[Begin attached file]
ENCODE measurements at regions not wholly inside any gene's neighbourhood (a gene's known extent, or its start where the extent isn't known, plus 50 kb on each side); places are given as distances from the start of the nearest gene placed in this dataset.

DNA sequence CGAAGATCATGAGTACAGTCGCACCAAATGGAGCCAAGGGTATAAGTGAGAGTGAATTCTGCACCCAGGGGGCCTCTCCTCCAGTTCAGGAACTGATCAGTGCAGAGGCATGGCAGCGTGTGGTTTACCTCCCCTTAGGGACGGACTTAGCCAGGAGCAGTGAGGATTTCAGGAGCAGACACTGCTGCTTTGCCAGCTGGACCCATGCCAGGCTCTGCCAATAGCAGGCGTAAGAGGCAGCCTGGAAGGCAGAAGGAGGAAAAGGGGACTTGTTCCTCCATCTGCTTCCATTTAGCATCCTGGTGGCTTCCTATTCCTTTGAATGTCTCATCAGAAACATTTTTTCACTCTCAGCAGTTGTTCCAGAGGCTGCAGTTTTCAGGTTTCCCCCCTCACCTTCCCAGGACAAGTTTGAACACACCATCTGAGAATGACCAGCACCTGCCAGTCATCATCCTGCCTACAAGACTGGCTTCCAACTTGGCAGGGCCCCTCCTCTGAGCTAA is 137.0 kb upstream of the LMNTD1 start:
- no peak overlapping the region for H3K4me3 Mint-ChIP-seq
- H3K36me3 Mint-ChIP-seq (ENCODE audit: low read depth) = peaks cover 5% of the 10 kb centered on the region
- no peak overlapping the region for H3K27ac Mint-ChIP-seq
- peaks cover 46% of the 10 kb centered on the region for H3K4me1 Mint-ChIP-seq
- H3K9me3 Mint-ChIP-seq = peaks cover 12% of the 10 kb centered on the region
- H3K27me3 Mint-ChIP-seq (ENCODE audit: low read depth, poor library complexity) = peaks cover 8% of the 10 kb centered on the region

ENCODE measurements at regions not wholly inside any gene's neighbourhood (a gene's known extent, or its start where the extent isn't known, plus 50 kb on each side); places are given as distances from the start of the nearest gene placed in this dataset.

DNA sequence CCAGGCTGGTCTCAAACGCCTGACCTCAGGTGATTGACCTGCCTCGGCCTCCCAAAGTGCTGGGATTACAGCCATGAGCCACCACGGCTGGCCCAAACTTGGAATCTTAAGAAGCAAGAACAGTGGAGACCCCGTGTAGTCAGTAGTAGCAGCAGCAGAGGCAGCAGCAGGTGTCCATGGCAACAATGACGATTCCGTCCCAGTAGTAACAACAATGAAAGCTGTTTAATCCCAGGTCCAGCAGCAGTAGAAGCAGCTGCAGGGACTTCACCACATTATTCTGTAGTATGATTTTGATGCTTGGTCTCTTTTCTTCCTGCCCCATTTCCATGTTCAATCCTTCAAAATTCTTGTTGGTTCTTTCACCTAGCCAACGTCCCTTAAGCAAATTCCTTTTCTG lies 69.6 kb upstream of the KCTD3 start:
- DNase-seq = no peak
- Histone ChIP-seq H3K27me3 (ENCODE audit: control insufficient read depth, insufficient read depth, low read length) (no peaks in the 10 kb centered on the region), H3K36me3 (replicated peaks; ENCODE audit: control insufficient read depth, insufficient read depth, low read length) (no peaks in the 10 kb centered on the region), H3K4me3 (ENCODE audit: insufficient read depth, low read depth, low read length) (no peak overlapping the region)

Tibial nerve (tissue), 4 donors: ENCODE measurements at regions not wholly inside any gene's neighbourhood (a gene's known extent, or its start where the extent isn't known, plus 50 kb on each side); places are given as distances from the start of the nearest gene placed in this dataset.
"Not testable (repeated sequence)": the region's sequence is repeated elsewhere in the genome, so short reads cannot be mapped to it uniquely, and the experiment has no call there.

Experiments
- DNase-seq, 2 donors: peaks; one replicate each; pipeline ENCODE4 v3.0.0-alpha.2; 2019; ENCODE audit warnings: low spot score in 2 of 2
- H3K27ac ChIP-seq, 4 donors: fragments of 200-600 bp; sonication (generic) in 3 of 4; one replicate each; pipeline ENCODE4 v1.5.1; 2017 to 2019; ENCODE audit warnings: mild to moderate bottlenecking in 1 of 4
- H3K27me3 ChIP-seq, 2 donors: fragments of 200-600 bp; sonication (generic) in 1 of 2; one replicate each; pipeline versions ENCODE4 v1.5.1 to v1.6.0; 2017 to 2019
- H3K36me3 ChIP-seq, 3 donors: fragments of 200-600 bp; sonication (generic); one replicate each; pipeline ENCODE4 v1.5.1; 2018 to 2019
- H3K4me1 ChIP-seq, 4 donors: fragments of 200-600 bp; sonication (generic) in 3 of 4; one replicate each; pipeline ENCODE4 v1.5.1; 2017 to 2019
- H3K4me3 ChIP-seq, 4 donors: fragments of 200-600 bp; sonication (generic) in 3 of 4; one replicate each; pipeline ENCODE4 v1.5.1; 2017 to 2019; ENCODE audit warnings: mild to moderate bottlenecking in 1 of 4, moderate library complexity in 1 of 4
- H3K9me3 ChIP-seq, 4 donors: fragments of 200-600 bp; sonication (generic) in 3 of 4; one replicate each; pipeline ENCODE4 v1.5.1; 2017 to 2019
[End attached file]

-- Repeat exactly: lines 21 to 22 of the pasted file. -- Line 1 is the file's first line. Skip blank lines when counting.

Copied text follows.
- H3K4me3 ChIP-seq, 4 donors: fragments of 200-600 bp; sonication (generic) in 3 of 4; one replicate each; pipeline ENCODE4 v1.5.1; 2017 to 2019; ENCODE audit warnings: mild to moderate bottlenecking in 1 of 4, moderate library complexity in 1 of 4
- H3K9me3 ChIP-seq, 4 donors: fragments of 200-600 bp; sonication (generic) in 3 of 4; one replicate each; pipeline ENCODE4 v1.5.1; 2017 to 2019